Restoring parts of WordPress from inside WordPress always carries risks. Our aim is to reduce them as much as possible. If you are in doubt about anything, then remember that we sell a hands-on “we’ll do it for you” product in our shop, in the “Support” section. Remember: though we want UpdraftPlus to work as reliably as possible (that’s how we get customers), ultimately it is a do-it-yourself tool, that you are finally responsible for the use of. If you want to hold another person responsible, then first hire that person to do the job for you!
Anything to worry about?
Firstly, if your website and its backups are not large (measured in the tens of megabytes instead of the hundreds), and if you can directly access it (i.e. it is not walled behind a proxy service such as CloudFlare or GoDaddy’s “DNS Preview”), then it is likely that you can stop reading now (although if you are restoring a site to a different address (URL), then see the note below). Even the most resource-starved of web hosting companies will be giving you enough resources so that you have nothing to worry about. If your website is under 200 megabytes, then you should still be fine as long as you have not over-economised with under-resourced web hosting (or been conned by high-priced hosts who sell you the same product with nicer branding!). You can also stop reading. Otherwise, read on.
Experts may prefer to do it manually
The safest and quickest way to restore WordPress is often manually, from the shell (or via FTP if no shell is available). Why is it safer and quicker? Mainly because it is not subject to the time-outs that come when running inside a web browser, and also can run quicker. However, the manual way also requires the most technical skills. If you do have the skills, then there are no technical advantages to doing it inside UpdraftPlus instead of manually – only convenience. The instructions for manual restoration are here.
Mostly, there’s nothing to worry about
Don’t let the above paragraph worry you unduly. All restorations of plugins, themes, uploads and (where relevant – on WordPress Multisite) additional blogs and must-use plugins are done atomically. This means that it’s all or nothing – either the restoration will be entire/complete, or nothing will be restored. UpdraftPlus does this by unpacking the download, and then moving the entire folder into place at once. So, there’s almost no risk of anything going wrong with restoration of those entities. If you have the “more files” add-on, in order to back-up and restore WordPress core, then this restoration cannot be done completely atomically. The atomicity is per-directory within your WordPress root. i.e. Inside the directory that has WordPress in it, UpdraftPlus moves in one directory/file at a time. This is still very low risk; moving things is only done once the entire archive is unpacked (into temporary storage), and the consequent moving around is almost instantaneous.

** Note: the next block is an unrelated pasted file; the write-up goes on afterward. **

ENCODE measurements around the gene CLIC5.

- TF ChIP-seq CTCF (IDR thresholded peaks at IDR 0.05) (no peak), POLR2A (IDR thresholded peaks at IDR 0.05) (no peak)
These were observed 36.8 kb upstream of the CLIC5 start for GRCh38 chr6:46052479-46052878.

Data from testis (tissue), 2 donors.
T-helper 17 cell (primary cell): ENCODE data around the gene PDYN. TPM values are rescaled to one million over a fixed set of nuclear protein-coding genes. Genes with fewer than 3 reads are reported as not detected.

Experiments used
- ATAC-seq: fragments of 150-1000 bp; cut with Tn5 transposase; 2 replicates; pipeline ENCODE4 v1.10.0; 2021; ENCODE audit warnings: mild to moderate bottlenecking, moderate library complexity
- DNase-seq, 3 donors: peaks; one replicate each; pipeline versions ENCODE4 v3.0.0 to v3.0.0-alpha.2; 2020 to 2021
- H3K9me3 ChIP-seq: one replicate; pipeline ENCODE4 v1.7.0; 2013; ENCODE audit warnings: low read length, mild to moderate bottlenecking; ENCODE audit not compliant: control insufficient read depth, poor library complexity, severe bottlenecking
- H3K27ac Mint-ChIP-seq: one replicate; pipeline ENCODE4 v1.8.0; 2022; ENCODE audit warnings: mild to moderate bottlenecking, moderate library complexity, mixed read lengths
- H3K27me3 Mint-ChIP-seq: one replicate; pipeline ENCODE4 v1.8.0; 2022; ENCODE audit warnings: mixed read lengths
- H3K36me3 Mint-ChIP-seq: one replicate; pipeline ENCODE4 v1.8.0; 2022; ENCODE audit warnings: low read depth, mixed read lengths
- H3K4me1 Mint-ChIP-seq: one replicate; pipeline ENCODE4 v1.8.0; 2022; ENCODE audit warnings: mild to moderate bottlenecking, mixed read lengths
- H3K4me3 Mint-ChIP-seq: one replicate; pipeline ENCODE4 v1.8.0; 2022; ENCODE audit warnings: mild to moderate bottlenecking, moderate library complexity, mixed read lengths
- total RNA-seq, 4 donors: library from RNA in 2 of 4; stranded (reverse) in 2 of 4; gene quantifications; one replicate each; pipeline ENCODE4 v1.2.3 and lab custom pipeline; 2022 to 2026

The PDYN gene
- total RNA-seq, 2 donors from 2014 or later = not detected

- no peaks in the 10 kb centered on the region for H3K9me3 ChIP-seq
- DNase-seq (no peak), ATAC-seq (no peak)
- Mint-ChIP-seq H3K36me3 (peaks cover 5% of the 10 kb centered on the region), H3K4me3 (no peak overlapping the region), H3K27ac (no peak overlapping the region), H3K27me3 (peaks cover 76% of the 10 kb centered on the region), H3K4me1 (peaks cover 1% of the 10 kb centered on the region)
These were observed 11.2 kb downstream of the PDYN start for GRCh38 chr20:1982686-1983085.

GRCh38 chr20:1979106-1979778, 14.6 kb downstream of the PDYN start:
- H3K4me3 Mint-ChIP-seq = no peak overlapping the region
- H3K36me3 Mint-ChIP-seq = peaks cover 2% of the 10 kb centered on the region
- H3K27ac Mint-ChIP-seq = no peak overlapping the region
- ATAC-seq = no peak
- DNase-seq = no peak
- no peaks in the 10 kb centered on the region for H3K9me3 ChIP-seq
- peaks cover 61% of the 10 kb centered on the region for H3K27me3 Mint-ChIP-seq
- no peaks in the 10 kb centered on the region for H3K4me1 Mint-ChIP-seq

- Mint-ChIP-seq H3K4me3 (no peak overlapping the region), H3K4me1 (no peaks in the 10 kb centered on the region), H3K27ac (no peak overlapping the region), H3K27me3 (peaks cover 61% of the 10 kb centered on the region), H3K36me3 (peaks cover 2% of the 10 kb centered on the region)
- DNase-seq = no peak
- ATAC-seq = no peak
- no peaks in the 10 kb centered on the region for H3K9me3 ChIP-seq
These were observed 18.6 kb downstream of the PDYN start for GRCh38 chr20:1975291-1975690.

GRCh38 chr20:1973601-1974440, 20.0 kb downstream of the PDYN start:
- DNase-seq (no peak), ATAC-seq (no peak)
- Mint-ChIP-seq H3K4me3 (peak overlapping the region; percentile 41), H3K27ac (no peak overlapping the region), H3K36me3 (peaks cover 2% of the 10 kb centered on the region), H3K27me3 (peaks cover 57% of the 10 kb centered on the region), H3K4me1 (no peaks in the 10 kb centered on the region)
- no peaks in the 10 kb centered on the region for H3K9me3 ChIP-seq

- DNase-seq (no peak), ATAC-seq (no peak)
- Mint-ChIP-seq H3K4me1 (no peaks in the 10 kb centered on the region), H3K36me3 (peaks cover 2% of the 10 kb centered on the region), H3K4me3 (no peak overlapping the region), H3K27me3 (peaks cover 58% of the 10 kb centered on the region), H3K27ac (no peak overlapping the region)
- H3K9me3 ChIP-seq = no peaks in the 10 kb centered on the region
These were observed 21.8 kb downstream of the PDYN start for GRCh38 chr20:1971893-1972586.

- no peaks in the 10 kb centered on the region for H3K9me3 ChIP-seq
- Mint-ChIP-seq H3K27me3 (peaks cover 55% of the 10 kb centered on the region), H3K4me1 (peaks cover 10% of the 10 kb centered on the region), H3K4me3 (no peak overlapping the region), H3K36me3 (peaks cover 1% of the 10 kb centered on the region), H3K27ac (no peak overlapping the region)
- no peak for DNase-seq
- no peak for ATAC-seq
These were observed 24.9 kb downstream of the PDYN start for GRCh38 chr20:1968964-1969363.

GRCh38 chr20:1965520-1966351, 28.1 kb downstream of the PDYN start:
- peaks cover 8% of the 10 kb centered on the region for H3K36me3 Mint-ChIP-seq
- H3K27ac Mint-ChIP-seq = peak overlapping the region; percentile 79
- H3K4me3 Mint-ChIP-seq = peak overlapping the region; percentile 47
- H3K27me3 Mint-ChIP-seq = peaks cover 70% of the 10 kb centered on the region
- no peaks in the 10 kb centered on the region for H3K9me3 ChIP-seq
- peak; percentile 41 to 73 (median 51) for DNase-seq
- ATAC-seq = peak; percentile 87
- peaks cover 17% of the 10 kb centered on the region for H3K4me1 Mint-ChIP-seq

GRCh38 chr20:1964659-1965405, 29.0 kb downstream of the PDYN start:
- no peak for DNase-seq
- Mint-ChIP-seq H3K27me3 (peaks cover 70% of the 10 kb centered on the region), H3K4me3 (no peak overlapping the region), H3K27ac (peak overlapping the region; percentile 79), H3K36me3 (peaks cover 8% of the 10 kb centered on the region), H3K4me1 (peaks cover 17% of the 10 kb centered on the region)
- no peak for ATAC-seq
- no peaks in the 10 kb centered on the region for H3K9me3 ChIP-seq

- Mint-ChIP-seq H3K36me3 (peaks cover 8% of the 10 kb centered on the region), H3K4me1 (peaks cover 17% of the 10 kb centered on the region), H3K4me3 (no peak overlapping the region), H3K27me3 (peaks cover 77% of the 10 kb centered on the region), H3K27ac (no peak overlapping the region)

Maximise your chances
To maximise the amount of time that WordPress is allowed to spend on any one operation, you should access your website directly if you can. If your website is on CloudFlare or another proxy service (e.g. GoDaddy’s “DNS Preview” service), then temporarily disable it. Many proxy services impose a time-out that is lower than your web hosting company’s own time-out.
The main risk is when restoring a database upon under-powered cheap web hosting. The risk is larger the larger your site is. This cannot be done atomically. If it aborts mid-way (e.g. due to a time-out), then you will be left with a database which partially contains the old data and partially contains of the new. However, if you are restoring a database, then presumably either your old and new databases are very similar, or the site you are restoring to is not live (we can’t imagine how someone would be replacing a very different database on a live site). In order to maximise the amount of time you have available to complete a restoration, you can and should:
- If any of the entities you are restoring are particularly large, then do them separately. i.e. First restore the plugins, then do a separate restoration of the themes, then of uploads, etc. If you do this, then don’t be surprised to see various errors on your site in the intermediate stages, when only some things and not others have been restored. Wait until everything is restored before looking at them – and (this is important) – restore the database last. (And when you restore your plugins, we expect that your backup also had UpdraftPlus in it – but if it did not, then don’t be surprised if UpdraftPlus disappears immediately upon restoring plugins; just install it again after doing so).
Restoring from scratch?
If you are restoring from scratch, and do not have the “More Files” add-on, then remember to set up any extra parameters in your wp-config.php file.
Posted in: Restoration